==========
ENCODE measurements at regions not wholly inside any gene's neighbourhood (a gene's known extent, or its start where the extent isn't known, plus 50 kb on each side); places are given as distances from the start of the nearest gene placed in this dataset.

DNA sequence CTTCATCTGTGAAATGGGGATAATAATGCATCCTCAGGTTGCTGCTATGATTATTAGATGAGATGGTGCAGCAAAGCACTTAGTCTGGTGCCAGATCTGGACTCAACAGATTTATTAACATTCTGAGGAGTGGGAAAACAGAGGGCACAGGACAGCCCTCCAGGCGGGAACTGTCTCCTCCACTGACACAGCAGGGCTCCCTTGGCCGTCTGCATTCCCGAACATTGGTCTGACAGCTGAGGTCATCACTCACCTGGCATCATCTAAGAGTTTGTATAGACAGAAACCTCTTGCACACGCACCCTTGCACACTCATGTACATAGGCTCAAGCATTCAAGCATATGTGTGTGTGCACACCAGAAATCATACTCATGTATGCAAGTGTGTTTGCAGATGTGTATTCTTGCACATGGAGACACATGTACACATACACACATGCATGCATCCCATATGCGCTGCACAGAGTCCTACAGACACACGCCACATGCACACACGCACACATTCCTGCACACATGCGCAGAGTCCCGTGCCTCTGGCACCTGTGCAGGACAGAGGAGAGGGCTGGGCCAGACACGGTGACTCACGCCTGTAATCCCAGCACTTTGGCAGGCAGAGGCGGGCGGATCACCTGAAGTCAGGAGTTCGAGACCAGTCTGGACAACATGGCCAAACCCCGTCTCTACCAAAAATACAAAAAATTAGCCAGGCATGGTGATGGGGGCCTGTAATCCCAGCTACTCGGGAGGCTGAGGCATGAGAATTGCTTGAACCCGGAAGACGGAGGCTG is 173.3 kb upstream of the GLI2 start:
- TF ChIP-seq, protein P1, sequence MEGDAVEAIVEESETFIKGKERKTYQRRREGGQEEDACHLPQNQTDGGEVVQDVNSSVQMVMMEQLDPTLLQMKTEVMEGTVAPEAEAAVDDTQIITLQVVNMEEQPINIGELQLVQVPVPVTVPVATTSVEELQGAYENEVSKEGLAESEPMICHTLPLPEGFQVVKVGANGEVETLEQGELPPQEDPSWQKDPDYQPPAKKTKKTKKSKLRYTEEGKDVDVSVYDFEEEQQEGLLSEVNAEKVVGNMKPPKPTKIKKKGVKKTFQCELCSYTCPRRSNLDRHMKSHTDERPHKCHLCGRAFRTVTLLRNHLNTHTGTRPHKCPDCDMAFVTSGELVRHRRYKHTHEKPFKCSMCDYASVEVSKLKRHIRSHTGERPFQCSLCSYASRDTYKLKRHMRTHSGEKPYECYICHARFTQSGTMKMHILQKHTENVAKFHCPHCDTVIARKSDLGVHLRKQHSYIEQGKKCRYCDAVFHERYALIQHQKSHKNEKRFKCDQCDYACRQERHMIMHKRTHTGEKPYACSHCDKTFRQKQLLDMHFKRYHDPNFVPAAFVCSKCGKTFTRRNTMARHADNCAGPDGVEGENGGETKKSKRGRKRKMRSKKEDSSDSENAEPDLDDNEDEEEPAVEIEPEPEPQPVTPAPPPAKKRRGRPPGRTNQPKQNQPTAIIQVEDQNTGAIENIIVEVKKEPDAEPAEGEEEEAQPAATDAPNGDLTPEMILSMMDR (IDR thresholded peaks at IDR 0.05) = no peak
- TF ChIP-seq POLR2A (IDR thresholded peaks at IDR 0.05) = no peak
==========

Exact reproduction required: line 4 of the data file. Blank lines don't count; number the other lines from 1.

- TF ChIP-seq POLR2A (IDR thresholded peaks at IDR 0.05) = no peak